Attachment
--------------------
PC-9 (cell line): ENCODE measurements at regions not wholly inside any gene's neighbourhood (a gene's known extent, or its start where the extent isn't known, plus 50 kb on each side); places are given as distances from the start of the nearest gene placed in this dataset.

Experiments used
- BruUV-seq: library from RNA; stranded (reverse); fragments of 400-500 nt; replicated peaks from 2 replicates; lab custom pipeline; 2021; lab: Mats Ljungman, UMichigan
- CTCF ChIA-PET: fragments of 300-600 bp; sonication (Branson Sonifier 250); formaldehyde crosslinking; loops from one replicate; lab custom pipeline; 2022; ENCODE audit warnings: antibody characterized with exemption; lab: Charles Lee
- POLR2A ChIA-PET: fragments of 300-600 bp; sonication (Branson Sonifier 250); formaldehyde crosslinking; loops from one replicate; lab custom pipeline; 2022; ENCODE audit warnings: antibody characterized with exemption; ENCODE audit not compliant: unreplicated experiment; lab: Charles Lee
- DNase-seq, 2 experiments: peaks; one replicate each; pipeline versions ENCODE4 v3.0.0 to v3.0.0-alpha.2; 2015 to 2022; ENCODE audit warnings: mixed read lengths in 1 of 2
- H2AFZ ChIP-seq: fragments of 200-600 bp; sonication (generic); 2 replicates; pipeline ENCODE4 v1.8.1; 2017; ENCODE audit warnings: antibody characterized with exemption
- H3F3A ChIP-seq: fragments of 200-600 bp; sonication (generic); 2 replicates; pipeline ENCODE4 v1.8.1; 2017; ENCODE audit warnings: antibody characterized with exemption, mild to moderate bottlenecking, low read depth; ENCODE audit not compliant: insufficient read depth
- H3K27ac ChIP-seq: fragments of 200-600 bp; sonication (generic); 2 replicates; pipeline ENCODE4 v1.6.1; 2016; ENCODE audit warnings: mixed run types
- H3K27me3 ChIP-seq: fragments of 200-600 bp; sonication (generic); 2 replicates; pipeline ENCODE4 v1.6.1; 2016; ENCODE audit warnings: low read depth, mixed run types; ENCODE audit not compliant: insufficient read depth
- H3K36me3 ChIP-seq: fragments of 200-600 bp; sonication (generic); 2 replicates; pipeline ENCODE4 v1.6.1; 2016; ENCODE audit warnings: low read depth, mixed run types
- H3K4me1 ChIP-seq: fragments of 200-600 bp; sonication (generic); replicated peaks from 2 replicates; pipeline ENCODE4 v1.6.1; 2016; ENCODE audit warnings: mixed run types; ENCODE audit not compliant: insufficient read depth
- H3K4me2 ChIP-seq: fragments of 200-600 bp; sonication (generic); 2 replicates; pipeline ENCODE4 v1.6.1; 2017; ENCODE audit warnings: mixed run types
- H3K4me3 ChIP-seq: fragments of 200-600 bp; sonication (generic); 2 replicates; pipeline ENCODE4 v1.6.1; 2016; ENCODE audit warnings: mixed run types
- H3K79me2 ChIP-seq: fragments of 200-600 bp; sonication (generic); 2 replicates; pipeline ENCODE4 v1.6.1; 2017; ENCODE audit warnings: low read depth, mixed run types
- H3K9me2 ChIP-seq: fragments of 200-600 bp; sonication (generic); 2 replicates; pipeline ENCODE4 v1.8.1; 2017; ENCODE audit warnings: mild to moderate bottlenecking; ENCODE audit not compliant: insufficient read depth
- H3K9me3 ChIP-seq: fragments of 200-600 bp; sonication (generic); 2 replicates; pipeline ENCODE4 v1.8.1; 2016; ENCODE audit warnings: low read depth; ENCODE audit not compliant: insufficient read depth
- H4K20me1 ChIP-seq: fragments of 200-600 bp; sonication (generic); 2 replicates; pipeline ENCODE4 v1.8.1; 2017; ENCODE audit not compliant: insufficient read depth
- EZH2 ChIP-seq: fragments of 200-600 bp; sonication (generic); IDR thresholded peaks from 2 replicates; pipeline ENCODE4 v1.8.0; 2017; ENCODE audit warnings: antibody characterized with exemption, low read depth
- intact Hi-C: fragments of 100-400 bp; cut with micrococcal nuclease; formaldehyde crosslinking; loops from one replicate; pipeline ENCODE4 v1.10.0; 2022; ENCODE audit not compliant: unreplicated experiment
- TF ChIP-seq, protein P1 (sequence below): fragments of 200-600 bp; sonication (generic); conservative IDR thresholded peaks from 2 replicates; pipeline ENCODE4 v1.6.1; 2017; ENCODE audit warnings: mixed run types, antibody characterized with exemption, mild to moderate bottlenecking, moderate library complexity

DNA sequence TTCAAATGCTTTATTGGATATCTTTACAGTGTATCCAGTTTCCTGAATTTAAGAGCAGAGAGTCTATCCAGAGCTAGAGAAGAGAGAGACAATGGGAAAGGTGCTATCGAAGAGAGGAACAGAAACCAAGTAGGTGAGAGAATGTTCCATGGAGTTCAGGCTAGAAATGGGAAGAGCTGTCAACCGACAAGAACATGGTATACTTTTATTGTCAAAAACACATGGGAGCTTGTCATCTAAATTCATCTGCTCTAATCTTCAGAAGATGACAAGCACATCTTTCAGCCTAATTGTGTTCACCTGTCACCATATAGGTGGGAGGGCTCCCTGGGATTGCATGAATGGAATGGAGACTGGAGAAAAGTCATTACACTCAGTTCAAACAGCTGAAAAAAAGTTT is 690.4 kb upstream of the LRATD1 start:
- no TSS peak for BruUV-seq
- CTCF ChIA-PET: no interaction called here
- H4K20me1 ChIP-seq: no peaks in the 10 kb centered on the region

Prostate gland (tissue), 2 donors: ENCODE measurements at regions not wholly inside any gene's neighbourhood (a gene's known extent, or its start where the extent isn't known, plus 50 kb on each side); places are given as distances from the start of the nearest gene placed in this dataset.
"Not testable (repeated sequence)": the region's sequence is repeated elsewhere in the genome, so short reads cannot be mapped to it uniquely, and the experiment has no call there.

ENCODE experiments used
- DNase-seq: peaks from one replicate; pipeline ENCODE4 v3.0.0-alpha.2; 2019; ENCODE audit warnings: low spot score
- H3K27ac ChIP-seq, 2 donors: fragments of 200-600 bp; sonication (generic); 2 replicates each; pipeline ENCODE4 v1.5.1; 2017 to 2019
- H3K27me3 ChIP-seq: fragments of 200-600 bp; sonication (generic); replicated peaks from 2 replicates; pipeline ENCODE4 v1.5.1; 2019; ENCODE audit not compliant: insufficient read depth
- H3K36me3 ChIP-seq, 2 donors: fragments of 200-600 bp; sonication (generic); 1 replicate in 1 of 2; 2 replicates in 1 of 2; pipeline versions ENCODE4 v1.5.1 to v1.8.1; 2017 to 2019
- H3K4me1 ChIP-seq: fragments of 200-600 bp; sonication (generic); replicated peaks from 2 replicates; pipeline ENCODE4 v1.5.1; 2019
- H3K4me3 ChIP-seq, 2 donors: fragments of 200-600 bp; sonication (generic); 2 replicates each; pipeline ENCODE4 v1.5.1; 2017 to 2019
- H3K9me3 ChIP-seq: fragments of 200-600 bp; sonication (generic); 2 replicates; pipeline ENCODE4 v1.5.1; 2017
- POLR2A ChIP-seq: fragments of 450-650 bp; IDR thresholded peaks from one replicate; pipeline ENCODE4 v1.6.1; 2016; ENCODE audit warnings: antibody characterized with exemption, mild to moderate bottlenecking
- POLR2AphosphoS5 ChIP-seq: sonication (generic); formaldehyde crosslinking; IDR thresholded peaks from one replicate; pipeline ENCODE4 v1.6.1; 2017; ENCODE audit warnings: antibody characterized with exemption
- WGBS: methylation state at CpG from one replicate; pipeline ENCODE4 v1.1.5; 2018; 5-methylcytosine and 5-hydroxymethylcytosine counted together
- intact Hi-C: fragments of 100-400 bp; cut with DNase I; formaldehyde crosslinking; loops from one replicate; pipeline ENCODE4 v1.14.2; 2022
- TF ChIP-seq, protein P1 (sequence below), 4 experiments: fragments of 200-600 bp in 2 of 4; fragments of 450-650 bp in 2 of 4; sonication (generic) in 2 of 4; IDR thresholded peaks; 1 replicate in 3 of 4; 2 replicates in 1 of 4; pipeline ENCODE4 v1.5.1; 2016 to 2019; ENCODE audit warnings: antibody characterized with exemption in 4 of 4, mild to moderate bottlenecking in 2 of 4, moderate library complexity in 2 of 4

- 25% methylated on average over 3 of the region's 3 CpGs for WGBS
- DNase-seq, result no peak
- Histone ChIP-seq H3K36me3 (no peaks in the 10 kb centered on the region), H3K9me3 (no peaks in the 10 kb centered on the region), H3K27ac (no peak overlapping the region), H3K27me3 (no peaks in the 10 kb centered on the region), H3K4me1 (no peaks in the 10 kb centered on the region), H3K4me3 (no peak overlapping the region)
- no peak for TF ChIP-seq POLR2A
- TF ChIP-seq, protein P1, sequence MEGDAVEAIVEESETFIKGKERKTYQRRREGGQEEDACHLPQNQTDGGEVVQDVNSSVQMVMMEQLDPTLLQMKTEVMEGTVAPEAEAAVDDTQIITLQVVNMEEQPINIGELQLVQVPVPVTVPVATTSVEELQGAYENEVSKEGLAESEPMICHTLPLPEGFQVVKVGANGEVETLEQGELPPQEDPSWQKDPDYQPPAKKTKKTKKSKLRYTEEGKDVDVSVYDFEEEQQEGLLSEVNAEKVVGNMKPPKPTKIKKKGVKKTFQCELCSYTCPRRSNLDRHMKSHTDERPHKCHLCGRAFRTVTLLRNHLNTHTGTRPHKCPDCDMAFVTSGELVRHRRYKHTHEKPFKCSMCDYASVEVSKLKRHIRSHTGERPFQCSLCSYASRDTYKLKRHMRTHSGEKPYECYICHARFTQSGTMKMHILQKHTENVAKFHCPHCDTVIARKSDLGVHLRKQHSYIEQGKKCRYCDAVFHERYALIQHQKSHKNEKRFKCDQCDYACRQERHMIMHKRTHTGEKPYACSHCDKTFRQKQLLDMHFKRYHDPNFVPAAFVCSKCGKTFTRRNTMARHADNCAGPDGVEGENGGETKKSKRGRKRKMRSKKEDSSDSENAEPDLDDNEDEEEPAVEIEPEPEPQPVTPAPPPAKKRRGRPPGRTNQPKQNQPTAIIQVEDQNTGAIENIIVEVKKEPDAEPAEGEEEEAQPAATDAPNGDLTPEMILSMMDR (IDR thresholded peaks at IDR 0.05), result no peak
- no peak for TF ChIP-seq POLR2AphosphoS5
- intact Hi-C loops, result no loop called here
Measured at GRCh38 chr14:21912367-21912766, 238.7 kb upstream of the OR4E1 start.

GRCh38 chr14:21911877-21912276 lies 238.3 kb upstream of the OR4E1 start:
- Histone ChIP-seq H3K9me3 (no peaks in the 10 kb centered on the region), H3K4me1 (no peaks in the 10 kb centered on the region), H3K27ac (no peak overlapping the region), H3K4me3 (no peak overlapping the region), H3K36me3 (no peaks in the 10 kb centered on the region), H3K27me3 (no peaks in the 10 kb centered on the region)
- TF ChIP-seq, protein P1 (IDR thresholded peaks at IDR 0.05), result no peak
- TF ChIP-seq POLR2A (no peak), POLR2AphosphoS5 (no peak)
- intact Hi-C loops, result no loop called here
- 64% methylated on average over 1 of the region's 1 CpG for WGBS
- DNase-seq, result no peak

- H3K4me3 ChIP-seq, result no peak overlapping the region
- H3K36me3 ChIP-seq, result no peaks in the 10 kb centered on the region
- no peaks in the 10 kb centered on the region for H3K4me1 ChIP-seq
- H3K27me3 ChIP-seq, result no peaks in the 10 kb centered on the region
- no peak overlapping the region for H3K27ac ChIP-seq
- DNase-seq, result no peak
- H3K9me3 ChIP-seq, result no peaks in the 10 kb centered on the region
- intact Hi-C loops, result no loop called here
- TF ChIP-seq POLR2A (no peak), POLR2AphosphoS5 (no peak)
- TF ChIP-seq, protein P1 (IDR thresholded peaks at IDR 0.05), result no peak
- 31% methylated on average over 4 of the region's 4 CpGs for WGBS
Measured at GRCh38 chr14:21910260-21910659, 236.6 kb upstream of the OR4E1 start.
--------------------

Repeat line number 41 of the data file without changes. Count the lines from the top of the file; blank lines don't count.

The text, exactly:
- 25% methylated on average over 3 of the region's 3 CpGs for WGBS